The growth of prostate cancer is stimulated by the presence of male hormones or androgens in the body. Hormone therapy is aimed at reducing the amount of androgen present in the blood to prevent the growth and further spread of prostate cancer. The therapy is also called androgen deprivation therapy (ADT) or androgen suppression therapy.
Hormone therapy works either by reducing androgen levels in the body or by preventing these androgens from reaching the prostate cells.
Androgens in prostate cancer
The main androgens in the body that prostate cancer growth depends on are Testosterone and Dihydrotestosterone (DHT).
Testosterone is mainly produced in the testicles and in small amounts by the adrenal gland. Dihydrotestosterone, the converted from of testosterone, is the most important hormone in the growth and spread of prostate cancer. As the levels of testosterone are reduced and less DHT becomes available, the prostate cancer shrinks or grows more slowly. However, agents that reduce the androgens cannot cure prostate cancer; they can only delay its progression.
Uses of hormone therapy
Situations where hormone therapy may be used include:
In cases where people cannot tolerate surgery or radiotherapy or when these therapies are not suitable because the cancer is too advanced to treat and cure.
In cases of cancer recurrence after remission
When the risk of the cancer returning is high, as predicted by high Gleason score, high PSA level or imaging studies revealing cancer spread beyond the prostate.
Before radiotherapy is begun, hormone therapy may be used to shrink the cancer to increase the effectiveness of the therapy.
Some of the drugs used in hormonal therapy include:
Luteinizing hormone-releasing hormone (LHRH) agonists
These drugs reduce the production of testosterone in the testicles. LHRH is responsible for stimulating the pituitary release of LH, which, in turn, stimulates the production of testosterone in the testes.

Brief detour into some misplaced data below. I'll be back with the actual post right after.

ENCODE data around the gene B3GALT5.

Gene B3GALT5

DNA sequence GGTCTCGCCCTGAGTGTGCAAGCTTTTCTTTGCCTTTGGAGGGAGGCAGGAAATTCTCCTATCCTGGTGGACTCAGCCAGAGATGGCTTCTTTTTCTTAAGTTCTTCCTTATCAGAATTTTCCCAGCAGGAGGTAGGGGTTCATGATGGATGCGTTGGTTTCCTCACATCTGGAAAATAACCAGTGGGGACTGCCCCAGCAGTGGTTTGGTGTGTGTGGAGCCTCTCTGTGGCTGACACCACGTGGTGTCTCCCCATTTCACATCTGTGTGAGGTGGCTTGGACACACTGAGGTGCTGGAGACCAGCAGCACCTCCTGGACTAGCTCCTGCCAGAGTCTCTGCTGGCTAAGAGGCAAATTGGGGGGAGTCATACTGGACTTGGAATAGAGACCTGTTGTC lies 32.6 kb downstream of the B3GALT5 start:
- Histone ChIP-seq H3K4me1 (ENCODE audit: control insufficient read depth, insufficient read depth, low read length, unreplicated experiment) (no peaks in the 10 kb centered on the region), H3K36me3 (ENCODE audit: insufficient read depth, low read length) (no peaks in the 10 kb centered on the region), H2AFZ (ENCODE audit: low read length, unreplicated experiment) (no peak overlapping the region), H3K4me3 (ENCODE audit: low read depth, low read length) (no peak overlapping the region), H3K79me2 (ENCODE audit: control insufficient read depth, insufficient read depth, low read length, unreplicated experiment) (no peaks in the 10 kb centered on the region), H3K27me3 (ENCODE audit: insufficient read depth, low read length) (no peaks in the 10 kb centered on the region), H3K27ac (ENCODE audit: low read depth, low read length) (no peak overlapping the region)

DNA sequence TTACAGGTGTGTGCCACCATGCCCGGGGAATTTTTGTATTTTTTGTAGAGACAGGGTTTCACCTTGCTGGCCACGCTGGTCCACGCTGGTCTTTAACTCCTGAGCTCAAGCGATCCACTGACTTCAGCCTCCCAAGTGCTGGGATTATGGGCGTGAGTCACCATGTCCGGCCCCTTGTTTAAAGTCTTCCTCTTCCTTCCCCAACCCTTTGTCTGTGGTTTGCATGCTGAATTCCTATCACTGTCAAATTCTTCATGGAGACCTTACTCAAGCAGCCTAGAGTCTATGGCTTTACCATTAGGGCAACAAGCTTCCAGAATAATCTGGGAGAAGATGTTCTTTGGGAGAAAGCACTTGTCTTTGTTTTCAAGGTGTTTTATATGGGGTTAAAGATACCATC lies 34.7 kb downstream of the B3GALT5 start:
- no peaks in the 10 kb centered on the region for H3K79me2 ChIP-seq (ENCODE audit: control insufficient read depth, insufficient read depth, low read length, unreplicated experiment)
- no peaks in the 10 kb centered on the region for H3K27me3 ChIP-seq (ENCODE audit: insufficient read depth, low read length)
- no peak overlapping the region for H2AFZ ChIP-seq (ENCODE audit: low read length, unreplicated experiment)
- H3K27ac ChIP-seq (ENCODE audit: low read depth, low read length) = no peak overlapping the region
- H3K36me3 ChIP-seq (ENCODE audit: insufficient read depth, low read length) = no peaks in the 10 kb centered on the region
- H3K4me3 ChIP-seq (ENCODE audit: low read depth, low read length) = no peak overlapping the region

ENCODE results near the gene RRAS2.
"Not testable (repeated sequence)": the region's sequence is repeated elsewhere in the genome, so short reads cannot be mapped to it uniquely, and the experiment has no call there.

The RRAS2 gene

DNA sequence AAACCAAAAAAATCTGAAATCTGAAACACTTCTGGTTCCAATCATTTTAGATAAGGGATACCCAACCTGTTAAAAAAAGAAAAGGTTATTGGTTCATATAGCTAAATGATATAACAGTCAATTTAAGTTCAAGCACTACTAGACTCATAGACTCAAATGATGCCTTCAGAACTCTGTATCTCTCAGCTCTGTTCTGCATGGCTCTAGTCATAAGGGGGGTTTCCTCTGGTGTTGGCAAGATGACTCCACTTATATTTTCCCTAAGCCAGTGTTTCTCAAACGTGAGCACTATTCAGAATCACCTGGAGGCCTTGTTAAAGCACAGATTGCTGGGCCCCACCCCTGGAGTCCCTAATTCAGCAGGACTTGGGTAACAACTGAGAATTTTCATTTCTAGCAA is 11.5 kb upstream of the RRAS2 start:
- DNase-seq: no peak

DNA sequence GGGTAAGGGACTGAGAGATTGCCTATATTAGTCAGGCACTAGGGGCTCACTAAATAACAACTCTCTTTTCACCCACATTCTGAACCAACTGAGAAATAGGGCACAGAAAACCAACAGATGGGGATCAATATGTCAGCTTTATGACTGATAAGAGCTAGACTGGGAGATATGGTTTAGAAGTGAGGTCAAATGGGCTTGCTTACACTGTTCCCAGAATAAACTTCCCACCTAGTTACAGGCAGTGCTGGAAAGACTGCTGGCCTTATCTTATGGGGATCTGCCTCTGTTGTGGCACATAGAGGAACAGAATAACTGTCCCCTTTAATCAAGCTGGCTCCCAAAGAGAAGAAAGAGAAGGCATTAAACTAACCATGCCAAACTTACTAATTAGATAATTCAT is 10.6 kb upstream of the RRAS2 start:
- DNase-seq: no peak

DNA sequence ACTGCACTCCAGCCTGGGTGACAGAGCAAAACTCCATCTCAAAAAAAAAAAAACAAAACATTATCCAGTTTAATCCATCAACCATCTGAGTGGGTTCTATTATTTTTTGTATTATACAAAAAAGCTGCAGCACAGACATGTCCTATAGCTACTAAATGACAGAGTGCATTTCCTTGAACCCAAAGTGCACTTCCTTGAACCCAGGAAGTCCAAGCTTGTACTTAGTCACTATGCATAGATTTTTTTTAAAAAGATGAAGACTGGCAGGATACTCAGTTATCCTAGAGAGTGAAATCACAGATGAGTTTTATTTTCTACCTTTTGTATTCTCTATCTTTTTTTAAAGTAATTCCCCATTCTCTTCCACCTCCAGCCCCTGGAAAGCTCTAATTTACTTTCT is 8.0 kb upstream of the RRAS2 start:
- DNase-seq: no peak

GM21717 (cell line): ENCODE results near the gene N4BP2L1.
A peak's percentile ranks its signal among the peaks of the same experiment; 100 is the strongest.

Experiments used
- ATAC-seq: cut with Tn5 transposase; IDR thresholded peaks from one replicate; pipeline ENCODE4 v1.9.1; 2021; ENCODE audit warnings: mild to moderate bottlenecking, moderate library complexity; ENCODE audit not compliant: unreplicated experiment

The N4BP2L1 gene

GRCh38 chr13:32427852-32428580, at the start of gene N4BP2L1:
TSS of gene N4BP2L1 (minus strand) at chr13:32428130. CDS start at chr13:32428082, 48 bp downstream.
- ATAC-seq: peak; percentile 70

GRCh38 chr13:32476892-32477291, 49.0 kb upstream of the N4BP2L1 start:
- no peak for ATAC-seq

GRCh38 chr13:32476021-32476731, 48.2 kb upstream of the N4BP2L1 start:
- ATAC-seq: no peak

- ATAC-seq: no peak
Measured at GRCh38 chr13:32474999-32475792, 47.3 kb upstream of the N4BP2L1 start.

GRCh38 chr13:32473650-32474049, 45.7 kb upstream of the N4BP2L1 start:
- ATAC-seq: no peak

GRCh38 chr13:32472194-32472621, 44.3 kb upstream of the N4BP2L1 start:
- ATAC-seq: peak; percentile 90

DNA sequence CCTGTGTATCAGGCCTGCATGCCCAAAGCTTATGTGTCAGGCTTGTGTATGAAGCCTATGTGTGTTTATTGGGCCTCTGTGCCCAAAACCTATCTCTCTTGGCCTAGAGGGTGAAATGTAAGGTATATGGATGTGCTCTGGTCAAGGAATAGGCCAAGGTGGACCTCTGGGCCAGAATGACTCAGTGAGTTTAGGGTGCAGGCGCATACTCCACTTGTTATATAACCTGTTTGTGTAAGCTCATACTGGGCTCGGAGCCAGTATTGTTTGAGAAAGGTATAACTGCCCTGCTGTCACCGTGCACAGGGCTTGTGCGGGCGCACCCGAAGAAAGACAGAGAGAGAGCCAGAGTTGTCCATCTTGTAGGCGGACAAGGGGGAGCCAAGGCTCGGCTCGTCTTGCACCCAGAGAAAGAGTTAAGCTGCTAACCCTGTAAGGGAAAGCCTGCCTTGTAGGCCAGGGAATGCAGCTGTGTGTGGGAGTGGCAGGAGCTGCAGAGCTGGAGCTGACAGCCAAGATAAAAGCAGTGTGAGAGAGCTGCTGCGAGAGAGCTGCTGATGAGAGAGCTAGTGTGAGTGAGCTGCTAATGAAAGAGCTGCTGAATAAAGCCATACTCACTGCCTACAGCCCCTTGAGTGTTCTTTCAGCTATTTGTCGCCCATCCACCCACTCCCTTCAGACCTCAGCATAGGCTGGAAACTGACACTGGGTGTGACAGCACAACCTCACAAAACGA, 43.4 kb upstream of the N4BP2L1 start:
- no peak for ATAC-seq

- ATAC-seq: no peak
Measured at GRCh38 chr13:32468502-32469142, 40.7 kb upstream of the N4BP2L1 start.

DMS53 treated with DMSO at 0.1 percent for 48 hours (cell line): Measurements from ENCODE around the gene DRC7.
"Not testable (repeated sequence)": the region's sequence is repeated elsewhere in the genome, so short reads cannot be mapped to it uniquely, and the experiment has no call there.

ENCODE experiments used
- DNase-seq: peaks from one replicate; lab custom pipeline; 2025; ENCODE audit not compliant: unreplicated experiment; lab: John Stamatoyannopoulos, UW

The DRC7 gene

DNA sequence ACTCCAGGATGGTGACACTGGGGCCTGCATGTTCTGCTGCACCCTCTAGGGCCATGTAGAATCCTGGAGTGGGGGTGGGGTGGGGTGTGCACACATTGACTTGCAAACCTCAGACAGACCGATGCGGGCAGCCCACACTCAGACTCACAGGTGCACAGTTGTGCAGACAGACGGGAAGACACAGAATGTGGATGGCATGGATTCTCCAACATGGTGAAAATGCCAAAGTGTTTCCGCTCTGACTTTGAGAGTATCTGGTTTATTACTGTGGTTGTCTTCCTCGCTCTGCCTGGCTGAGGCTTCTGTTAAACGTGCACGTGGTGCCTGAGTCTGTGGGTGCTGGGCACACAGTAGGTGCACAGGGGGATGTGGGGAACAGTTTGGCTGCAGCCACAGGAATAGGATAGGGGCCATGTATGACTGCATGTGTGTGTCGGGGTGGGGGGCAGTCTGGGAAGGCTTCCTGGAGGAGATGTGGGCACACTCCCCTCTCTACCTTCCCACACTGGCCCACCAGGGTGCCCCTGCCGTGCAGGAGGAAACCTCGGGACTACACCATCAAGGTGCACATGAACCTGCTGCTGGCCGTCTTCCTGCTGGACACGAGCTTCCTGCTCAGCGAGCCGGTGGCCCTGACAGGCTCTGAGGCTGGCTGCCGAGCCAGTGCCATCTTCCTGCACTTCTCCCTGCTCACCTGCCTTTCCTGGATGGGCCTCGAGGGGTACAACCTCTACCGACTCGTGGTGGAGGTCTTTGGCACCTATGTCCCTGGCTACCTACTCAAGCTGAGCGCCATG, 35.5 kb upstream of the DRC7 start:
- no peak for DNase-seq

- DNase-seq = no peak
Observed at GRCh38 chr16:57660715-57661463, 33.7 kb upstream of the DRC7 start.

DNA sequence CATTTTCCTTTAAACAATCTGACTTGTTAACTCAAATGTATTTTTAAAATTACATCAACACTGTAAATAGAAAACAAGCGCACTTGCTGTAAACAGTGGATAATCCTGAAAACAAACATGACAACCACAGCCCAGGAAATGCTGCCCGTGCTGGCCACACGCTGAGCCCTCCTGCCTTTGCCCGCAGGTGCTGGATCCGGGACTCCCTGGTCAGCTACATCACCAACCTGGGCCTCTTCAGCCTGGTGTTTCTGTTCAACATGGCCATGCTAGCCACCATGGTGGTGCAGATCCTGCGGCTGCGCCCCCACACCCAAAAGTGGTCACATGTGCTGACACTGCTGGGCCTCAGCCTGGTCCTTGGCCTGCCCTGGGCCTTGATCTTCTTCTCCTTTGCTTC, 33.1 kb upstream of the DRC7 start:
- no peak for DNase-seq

Due to the prolonged presence of LHRH agonists and the long-term LH release, the testosterone level suddenly rises or “flares” and after several days, LHRH receptors are desensitized and their production is decreased, triggering a drop in LH production and ultimately testosterone.
The drugs are injected or implanted in the form of pellets underneath the skin. Depending on which agent is used, they may be administered anywhere from once a month to once a year. These drugs can be just as effective at lowering testosterone levels as orchiectomy and examples of the agents include leuprolide, goserelin and triptorelin.
Luteinizing hormone-releasing hormone (LHRH) antagonists
These drugs act by binding to LHRH receptors and inhibiting LH release, therefore preventing the stimulation of testosterone production. This direct method of reducing testosterone levels avoids the testosterone spike seen with the use of LHRH agonists. An example of a drug in this class is degarelix, which is used to treat advanced prostate cancer and is administered once a month as a shot under the skin.
These drugs do not affect the manufacture of androgens but prevent them from affecting the prostate cancer cells. Normally, androgens bind to androgen receptors in order to exert their effects. Anti-androgens inhibit the actions of androgens by binding to these receptors, before androgens do. Drugs of this class include flutamide, bicalutamide and nilutamide. These agents can be taken in the form of tablets and are usually added to an LHRH agent or surgical orchiectomy and this is called combined androgen blockade (CAB).
Reviewed by Sally Robertson, BSc